“Never Let Me Go” is an alternate history story of a woman who, as she reflects on her private school years in the English countryside, reunites with her two friends to face the dark secrets tied to their communal past.
The film was based on Kazuo Ishiguro‘s 2005 novel of the same name. It was directed by Mark Romanek from a screenplay written by Alex Garland.
Here is the critical analysis for the film according to Wikipedia:
Never Let Me Go has received generally positive reviews from critics, with the cast’s performances being praised whereas the film’s overall result has been viewed as a disappointment by some reviewerswhen compared to the novel. A Daily Mail reporter declared the film to be “the most haunting film about love and death I’ve ever seen” and film critic David Gritten of The Daily Telegraph saluted the film and applauded the production and the performances of its supporting cast. Saul Austerlitz, a correspondent to the Boston Globe, felt that the film struck a “mournful note” and believed that certain images in the film, such as a tree in an empty field, “possess a haunting power directly lifted from the best of Romanek’s video work”, while respecting the themes in Ishiguro’s novel. The Hollywood Reporter writer Jay A. Fernandez said that Never Let Me Go was an engaging film, but overall thought that its end result did not have the “devastating emotional impact of the book”. Cleveland Magazine’s Clint O’Connor strongly approved the acting performance of Garfield and Eric Kohn from indieWIRE praised the script and photography by Kimmel and Garland.
In a short review for the film, Chris Knight of the National Post wrote that the film was able to capture the wistfulness and its unpredictable tone of Ishiguro’s novel, but added that it “spills the beans much sooner”. Mark Jenkins of NPR called Never Let Me Go a “remarkably successful adaptation” of Ishiguro’s book, but acknowledged that Romanek and Garland “do make a few missteps,” which were mostly the result of the limitations of turning the novel’s contents into a film. Entertainment Weekly film critic Owen Gleiberman described the film as feeling like a “period piece” and rated the film a C+. Reuters’s Stephen Farber called the film a disappointment because although the film was “expertly acted, impeccably photographed, intelligently written” and “even intermittently touching,” Never Let Me Go is “too parched and ponderous to connect with a large audience”. He said that the film not completely laying out the logic of its parallel universe, such as the cloning process, and its theme of the dangers of medical experimentation being “rather tired” were among the problems with Never Let Me Go.
Slant Magazine writer Ed Gonzalez gave the film a two out of four star rating, saying that in Never Let Me Go the characters’ actions do not feel “appropriately warped” while the interactions between the teachers and students is not “at all rife with the what-are-they-thinking-about-us mystery of the book.” In a positive review from Andrew O’Hehir of Salon.com, he wrote that in the film Romanek “does so many difficult things beautifully in this movie” and thought that it carried a reminder that life is short regardless of how long it last rather than a “lecture about the horrors of human history”. Tom Preston from The Guardian described Mulligan and Garfield’s acting as being solid, while commenting that Knightley’s emotional performances are occasionally jarring. He further wrote that although Never Let Me Go finely demonstrated subtlety in the film, its screenplay could have been written with less compression in some parts. Writing in Newsweek, Louisa Thomas praised the film for its beauty and its performances but also declared that “there’s something just missing here.”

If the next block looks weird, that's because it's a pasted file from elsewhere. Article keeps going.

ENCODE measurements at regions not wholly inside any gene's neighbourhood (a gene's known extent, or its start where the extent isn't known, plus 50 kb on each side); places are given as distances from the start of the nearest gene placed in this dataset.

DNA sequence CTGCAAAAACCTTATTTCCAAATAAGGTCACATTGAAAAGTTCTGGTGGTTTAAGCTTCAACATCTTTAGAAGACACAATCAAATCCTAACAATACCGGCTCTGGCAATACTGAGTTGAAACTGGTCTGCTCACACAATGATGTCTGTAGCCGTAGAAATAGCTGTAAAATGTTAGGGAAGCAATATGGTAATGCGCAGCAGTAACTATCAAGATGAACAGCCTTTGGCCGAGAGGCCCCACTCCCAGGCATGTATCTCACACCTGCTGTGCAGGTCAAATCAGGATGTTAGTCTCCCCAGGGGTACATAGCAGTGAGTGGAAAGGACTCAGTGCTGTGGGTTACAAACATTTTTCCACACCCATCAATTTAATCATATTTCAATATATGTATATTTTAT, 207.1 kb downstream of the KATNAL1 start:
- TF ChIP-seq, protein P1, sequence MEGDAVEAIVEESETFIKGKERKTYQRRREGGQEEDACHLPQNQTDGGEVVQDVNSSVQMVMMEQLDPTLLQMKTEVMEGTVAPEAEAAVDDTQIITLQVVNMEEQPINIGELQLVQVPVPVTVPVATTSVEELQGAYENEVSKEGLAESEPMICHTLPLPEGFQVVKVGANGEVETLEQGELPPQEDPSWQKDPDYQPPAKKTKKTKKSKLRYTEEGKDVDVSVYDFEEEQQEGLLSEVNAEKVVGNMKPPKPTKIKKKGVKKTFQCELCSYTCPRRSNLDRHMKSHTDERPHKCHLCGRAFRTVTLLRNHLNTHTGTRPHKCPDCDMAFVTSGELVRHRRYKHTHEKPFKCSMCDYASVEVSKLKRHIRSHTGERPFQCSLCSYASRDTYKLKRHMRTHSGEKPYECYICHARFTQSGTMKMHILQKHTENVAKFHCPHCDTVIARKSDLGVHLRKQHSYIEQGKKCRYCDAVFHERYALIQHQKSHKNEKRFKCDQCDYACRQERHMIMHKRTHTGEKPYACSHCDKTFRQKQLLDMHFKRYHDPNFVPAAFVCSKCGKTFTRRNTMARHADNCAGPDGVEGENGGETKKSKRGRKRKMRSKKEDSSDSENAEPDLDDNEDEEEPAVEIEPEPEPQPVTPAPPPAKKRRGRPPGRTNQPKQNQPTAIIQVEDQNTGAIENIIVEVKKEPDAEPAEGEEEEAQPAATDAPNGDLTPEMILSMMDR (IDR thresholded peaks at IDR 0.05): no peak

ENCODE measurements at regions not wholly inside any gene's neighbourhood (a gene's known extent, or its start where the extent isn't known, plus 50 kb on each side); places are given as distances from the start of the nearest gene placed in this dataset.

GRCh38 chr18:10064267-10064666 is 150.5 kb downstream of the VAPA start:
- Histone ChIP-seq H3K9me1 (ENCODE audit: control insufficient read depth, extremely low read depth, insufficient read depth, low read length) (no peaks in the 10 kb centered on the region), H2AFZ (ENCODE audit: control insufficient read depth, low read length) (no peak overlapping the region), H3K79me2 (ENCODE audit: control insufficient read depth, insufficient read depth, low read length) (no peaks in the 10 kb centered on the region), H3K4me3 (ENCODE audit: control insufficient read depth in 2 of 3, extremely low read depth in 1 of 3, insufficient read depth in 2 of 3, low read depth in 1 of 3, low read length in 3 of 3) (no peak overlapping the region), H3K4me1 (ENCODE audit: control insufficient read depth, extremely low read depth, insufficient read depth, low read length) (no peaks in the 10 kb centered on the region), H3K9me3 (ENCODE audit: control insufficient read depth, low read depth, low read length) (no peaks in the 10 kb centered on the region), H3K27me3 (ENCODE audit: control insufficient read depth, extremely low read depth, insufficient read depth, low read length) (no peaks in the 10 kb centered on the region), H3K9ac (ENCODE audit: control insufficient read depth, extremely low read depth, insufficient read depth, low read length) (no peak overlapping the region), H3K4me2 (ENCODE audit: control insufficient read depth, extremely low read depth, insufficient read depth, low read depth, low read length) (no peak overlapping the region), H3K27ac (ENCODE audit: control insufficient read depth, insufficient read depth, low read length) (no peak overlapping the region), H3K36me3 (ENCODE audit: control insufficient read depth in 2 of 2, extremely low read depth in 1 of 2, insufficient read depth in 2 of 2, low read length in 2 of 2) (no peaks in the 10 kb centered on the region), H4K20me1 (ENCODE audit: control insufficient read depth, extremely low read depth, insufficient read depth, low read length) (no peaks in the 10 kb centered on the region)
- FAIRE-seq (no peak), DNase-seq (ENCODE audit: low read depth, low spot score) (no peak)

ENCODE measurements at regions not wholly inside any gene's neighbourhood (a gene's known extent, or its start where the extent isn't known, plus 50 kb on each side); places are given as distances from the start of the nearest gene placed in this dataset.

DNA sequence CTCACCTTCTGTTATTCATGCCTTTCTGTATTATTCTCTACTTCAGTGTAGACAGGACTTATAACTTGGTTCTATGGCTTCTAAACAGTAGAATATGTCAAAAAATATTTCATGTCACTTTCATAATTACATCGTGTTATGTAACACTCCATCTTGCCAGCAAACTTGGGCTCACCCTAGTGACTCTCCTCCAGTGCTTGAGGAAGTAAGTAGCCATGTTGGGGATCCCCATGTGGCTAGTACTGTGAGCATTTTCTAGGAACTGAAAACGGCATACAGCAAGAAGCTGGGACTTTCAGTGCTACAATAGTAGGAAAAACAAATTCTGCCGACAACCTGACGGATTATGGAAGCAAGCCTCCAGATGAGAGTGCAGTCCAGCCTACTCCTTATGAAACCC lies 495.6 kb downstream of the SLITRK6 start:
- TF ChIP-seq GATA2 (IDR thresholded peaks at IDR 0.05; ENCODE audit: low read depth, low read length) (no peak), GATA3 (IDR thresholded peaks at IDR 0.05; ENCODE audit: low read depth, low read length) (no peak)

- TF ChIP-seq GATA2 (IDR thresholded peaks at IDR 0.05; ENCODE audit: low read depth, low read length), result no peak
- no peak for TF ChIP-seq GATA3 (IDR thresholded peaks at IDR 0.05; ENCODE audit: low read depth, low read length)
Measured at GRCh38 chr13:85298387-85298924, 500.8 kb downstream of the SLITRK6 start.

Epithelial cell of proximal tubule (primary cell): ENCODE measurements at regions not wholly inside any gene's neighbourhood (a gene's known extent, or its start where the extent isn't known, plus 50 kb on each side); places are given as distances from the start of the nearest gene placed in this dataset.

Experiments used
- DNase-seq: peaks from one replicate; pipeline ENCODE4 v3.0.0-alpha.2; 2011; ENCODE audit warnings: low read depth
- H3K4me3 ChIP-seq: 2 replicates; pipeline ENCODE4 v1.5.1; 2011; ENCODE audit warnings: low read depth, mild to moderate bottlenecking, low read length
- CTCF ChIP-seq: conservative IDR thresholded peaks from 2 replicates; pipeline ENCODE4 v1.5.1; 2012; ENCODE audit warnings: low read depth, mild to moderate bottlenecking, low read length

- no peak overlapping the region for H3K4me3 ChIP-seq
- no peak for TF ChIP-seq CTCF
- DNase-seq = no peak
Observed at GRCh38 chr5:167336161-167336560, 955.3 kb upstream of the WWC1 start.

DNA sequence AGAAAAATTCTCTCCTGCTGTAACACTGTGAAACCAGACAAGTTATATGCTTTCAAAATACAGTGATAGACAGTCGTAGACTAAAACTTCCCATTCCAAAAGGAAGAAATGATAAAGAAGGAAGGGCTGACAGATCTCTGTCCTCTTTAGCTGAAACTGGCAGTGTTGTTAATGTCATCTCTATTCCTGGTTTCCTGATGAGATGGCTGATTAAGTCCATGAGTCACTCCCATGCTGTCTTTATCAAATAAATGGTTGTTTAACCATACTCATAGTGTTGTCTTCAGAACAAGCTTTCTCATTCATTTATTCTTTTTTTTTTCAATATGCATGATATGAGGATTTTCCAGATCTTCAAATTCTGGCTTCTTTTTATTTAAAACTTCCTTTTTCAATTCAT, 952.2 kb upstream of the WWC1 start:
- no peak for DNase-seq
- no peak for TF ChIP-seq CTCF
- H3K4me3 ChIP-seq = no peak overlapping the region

Marshall Fine of The Huffington Post noted that like the novel, the film is difficult to embrace. He also said that the film does work on a “suspense level”, due to Romanek creating a “quiet, leisurely pace that would not be out of place in a yoga class” and stated that he “no doubt was aiming for an eerie, Children of the Damned, vibe, except that it’s the children who are damned”. The writer concluded that Never Let Me Go’s final result is a “staid, lifeless tale that never talks about what it’s about, or at least not enough to provoke deep thoughts on the subject.” Film critic Rex Roberts of Film Journal International thought that the film was moderately surprising given Romanek and Garland’s previous work, saying that they “show real affinity for the subtle shades of resignation and quiet desperation that characterize Isighuro’s prose and, as would be expected, accentuate the unsettling eeriness that pervades Never Let Me Go.” Roberts also felt that Mulligan and Knightley were unconvincing in their roles due to the age differences.
The Canadian Press’s Christy Lemire stated that the film was a “gorgeous, provocative look at humanity” and observed that like its characters, the film “demands much of its audiences emotionally.” She concluded that Never Let Me Go is worth the investment. The Los Angeles Times film critic Kenneth Turan thought that the film was “passionate about deliberation and restraint” and believed that the latter may not appeal to its audience. Scott Bowles, writing for USA Today, gave the film a negative review, declaring “never was a movie so bleak and empty”. He claimed that Never Let Me Go did not “embrace the book’s unrelentingly dark tones” but rather wallowed in them and commented that not even the cast’s performance, particularly Garfield’s, were enough to redeem the film. New York Times journalist Manohla Dargis said that the film presented “the aspect of a tasteful shocker” because its “cruelty is done so prettily and with such caution that the sting remains light”.
“Never Let Me Go” opens March 2 exclusively in Ayala Cinemas from 20th Century Fox distributed by Warner Bros.
Watch the trailer here: